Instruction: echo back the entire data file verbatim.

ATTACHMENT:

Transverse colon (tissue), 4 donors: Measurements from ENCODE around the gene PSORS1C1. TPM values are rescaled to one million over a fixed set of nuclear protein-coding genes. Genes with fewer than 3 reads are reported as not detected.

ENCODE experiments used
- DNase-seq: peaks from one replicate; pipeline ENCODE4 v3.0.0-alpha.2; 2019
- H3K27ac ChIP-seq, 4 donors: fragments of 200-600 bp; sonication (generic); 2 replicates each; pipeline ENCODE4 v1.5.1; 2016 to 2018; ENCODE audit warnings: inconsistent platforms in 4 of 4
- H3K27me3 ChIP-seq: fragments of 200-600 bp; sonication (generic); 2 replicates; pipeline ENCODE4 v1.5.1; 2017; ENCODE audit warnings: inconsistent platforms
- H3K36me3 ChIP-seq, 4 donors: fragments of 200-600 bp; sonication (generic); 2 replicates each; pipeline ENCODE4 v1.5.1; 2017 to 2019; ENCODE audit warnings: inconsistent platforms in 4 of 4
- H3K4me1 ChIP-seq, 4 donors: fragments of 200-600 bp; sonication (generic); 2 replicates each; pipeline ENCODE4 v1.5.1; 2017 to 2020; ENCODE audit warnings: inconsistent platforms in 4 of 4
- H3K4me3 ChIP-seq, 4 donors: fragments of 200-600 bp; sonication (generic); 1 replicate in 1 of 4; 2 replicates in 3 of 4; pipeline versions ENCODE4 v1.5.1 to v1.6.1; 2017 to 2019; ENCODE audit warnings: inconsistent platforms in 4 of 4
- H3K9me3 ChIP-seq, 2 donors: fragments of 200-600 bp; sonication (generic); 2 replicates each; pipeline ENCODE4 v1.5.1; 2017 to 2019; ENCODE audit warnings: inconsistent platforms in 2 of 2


Transverse colon (tissue), 4 donors: Measurements from ENCODE around the gene PSORS1C1. TPM values are rescaled to one million over a fixed set of nuclear protein-coding genes. Genes with fewer than 3 reads are reported as not detected.

ENCODE experiments used
- DNase-seq: peaks from one replicate; pipeline ENCODE4 v3.0.0-alpha.2; 2019
- H3K27ac ChIP-seq, 4 donors: fragments of 200-600 bp; sonication (generic); 2 replicates each; pipeline ENCODE4 v1.5.1; 2016 to 2018; ENCODE audit warnings: inconsistent platforms in 4 of 4
- H3K27me3 ChIP-seq: fragments of 200-600 bp; sonication (generic); 2 replicates; pipeline ENCODE4 v1.5.1; 2017; ENCODE audit warnings: inconsistent platforms
- H3K36me3 ChIP-seq, 4 donors: fragments of 200-600 bp; sonication (generic); 2 replicates each; pipeline ENCODE4 v1.5.1; 2017 to 2019; ENCODE audit warnings: inconsistent platforms in 4 of 4
- H3K4me1 ChIP-seq, 4 donors: fragments of 200-600 bp; sonication (generic); 2 replicates each; pipeline ENCODE4 v1.5.1; 2017 to 2020; ENCODE audit warnings: inconsistent platforms in 4 of 4
- H3K4me3 ChIP-seq, 4 donors: fragments of 200-600 bp; sonication (generic); 1 replicate in 1 of 4; 2 replicates in 3 of 4; pipeline versions ENCODE4 v1.5.1 to v1.6.1; 2017 to 2019; ENCODE audit warnings: inconsistent platforms in 4 of 4
- H3K9me3 ChIP-seq, 2 donors: fragments of 200-600 bp; sonication (generic); 2 replicates each; pipeline ENCODE4 v1.5.1; 2017 to 2019; ENCODE audit warnings: inconsistent platforms in 2 of 2